Letter A

There is a minimum of two sides to every story. “A” has two definitions one for the inside and one for the outside. There is an inside and an outside of my depression. The outside, is my body, my genetic and hereditary make up and the dis-ease or sickness it carries. The inside is the reality of my pain.
Outside A is for Anti-depressants. Over the last year I’ve taken different dosages of Sertraline aka Zoloft.  I do not have a deep understanding of how this medicine works other than it helps to maintain a healthy balance of serotonin in the nervous system.  I take Sertraline pills every day and they bring about a different way of thinking and experiencing. For me it is very subtle change. I feel the chemical change as a lightness and clarity relieving a portion of the worry I carry. Having the medicinal support of an SSRI (selective serotonin reuptake inhibitor) feels like gentle return to play and delight. When I was adjusting to the medication, I could feel joy taking root in my soul. I am so very grateful to have found a medicine that is effective at treating depression. Jane Kenyon says “We try a new drug, a new combination/ of drugs and suddenly/ I fall into my life again”[1]
         Medication also helps me to see others in a clear light. I see depression in places I didn’t before.  There are whole genres of entertainment and modes of expression that I can now see as dark and negative.  I can see depression in the eyes of homeless people or in my memories of how my father would retreat to his bedroom after a disheartening loss.  Having a keener sense of what others are expressing allows for compassion and ability to maintain healthy boundaries.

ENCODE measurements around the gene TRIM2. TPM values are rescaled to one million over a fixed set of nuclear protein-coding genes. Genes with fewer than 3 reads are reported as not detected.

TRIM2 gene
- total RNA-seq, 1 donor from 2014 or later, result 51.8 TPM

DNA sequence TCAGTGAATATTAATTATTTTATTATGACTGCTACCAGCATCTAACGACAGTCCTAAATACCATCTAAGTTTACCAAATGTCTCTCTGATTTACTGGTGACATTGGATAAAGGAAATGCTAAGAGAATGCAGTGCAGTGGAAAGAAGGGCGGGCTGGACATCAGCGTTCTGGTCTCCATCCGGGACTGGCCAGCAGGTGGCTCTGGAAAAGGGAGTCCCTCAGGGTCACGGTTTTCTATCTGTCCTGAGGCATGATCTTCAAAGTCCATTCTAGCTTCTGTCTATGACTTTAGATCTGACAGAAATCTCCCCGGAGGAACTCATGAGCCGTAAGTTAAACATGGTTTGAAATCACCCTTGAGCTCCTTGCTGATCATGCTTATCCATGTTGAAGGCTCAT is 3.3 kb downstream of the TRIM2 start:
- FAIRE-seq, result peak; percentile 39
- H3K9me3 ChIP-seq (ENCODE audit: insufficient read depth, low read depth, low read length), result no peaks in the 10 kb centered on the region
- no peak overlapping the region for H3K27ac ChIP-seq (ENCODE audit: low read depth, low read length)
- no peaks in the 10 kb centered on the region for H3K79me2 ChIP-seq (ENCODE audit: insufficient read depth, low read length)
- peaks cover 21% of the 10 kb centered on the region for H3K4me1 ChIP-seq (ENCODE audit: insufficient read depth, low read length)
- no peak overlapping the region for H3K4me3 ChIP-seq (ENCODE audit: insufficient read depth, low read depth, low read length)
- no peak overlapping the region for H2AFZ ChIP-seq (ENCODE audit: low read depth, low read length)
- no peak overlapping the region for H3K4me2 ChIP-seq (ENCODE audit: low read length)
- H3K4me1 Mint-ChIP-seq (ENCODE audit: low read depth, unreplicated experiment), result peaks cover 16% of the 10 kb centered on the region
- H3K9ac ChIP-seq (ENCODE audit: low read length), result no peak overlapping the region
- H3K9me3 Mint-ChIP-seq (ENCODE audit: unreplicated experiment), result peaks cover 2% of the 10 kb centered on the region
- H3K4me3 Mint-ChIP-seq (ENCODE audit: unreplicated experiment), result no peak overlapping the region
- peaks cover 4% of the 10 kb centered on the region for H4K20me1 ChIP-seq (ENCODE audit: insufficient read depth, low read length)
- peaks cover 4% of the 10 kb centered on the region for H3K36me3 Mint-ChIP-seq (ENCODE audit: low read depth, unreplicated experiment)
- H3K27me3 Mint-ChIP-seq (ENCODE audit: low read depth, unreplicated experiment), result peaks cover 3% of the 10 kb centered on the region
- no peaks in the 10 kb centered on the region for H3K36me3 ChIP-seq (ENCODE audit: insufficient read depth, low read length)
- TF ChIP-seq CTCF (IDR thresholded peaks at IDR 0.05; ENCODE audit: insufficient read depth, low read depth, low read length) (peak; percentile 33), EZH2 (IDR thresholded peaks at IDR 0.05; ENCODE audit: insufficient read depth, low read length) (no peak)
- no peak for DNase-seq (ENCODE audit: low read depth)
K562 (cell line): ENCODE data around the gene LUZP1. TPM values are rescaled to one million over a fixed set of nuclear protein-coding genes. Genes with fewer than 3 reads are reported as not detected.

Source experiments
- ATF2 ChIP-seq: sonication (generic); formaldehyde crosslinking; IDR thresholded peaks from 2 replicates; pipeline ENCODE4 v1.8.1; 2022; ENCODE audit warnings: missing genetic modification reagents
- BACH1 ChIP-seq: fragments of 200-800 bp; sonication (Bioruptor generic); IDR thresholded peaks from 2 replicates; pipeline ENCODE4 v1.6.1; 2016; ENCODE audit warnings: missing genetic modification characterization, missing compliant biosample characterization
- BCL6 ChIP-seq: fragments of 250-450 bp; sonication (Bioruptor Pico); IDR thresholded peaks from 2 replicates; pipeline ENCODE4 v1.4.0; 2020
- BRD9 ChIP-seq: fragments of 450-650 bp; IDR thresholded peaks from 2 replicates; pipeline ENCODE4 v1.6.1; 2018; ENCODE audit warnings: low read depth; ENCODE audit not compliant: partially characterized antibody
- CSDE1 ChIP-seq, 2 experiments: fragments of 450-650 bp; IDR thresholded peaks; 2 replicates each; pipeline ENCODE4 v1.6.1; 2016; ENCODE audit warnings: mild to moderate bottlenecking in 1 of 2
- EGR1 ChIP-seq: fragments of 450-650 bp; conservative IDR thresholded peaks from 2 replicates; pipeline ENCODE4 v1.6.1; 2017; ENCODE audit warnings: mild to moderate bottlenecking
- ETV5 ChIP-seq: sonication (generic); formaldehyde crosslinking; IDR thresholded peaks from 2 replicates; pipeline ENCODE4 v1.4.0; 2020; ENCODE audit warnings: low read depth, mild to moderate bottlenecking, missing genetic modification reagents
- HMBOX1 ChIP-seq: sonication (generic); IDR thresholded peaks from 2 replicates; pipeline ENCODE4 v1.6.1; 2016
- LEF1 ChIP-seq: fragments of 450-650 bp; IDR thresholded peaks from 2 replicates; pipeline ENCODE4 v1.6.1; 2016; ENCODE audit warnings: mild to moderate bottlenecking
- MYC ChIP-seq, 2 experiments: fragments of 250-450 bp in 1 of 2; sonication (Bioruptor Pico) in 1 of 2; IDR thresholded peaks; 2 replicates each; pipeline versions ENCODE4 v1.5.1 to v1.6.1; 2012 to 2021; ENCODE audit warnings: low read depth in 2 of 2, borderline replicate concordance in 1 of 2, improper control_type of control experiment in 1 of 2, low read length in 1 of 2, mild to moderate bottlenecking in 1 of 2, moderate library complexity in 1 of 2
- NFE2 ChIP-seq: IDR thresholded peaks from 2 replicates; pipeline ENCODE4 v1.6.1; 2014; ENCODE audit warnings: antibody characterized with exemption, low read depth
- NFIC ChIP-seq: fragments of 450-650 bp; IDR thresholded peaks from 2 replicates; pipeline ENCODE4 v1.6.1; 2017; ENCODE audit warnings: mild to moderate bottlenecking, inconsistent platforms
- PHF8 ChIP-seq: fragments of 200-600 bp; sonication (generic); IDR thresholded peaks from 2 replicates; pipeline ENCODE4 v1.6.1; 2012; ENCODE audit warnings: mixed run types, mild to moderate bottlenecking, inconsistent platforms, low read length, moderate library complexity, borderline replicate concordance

Ultimately, medication is the tiny spark of hope that depression doesn’t have to control my life. For me, anti-depression medication is life affirming.
Inside A- is for Anguish. The depressed person is in anguish. Parker Palmer said about depression:
“But there’s another kind of suffering that is simply and purely death. It’s death in life. And that is a darkness to be worked through, to find the life on the other side.”[2] When I am depressed, I feel like I am being pushed through a meat grinder. It is something to be endured. There doesn’t seem to be any meaning or higher purpose to this brand of suffering. Anguish is what I bring my therapist who abides the unveiling of pain that has nowhere else to go.


[1] On Being Podcast – The Soul in Depression
[2] On Being Podcast – The Soul in Depression

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